Immigration: A New (and Not-so-new) Crisis

Immigration Spring 2007

Immigration has become one of the hot controversies in America. The flow of illegal immigrants across the Mexican border has triggered an intense backlash of protest and resentment. Some protestors are demanding deportation and a wall of separation. Others are insisting on more intense surveillance. Still others want immigrants to commit them­selves to speaking English.

Immigrants have been a controversial issue ever since the beginning of the United States of America. They were obviously useful, fill­ing up the Western lands with white settlers and providing cheap labor for burgeoning industry. But they also were a problem. The self-image of America was tied up with being a white Anglo-Saxon Protestant nation. Hordes of Catholics and Jews, Eastern Europeans and Southern Europeans, threatened the cultural and ethnic unity of the American people. In the middle of the nineteenth century a power­ful new political party (the American Party) emerged on the political scene to demand an end to immigration.

The issue of “foreigners” was aggravated by the presence in America of a large “unassimilable” population of African slaves. Even for millions of Americans who were opposed to slavery, the thought of a future America filled with free blacks was not an attractive vision. Many abolitionists preferred the “re­turn” of blacks to their African homeland, feeling that African-American race and culture posed a danger to a homogeneous nation. To these white Americans diversity had its limits if the nation was to continue a nation. Lincoln, early in his political career, advocated this “return” program.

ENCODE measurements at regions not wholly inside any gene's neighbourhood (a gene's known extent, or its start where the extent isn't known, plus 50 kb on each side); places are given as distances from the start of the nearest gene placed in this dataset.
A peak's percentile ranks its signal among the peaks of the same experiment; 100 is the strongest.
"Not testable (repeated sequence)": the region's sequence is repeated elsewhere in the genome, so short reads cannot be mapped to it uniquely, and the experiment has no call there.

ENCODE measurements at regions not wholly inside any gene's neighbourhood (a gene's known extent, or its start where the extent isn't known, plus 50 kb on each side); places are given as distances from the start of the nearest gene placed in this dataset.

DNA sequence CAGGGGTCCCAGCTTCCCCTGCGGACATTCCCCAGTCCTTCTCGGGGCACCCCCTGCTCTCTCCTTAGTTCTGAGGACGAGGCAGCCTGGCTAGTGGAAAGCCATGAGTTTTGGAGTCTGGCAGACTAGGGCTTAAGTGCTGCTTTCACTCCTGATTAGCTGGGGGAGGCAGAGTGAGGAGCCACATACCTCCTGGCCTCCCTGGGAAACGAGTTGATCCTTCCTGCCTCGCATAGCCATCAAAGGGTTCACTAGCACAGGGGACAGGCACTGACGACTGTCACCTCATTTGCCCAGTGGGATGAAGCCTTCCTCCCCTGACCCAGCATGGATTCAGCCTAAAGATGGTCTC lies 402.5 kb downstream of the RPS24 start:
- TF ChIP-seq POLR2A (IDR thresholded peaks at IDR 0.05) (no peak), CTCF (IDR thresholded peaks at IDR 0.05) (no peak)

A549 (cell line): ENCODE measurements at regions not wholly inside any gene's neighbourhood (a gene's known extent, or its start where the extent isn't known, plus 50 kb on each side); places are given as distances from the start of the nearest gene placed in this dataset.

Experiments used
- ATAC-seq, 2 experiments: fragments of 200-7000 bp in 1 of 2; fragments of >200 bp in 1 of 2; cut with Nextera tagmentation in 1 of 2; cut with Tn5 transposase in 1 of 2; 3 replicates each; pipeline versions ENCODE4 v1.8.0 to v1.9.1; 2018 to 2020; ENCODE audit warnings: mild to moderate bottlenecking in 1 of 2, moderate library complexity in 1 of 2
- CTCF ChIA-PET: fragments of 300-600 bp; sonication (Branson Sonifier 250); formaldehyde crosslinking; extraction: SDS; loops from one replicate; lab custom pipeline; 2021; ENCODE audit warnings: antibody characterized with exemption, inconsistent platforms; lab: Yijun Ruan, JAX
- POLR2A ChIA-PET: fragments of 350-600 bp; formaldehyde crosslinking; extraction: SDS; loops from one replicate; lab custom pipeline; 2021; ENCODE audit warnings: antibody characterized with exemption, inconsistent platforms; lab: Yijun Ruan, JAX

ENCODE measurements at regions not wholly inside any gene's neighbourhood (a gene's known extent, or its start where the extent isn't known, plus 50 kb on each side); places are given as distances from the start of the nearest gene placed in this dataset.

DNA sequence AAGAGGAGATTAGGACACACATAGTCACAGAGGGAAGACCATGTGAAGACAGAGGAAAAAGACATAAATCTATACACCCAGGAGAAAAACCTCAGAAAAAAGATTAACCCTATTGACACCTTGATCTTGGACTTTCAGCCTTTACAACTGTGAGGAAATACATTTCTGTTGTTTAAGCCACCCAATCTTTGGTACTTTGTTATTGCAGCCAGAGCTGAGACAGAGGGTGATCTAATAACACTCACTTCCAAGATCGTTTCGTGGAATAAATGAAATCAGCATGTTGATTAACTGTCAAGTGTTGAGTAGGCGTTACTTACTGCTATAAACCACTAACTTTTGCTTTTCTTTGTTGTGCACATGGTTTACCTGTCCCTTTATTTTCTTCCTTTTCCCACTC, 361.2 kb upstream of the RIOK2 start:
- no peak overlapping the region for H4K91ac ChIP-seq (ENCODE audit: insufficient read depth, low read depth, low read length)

The victory of the North in the Civil War subverted the power of the nativists. The Yan­kees were committed to the industrialization of America. This transformation was possible only with the availability of vast reservoirs of cheap labor. Whatever ethnic reservations the Yankee elite had about foreigners, no anxiety could effectively resist the prospect of becoming rich. America opened its doors to millions of immigrants seeking a better life. The only restriction was that immigrants had to be white. Europeans were welcomed, but Asians were discouraged – and sometimes barred from entering.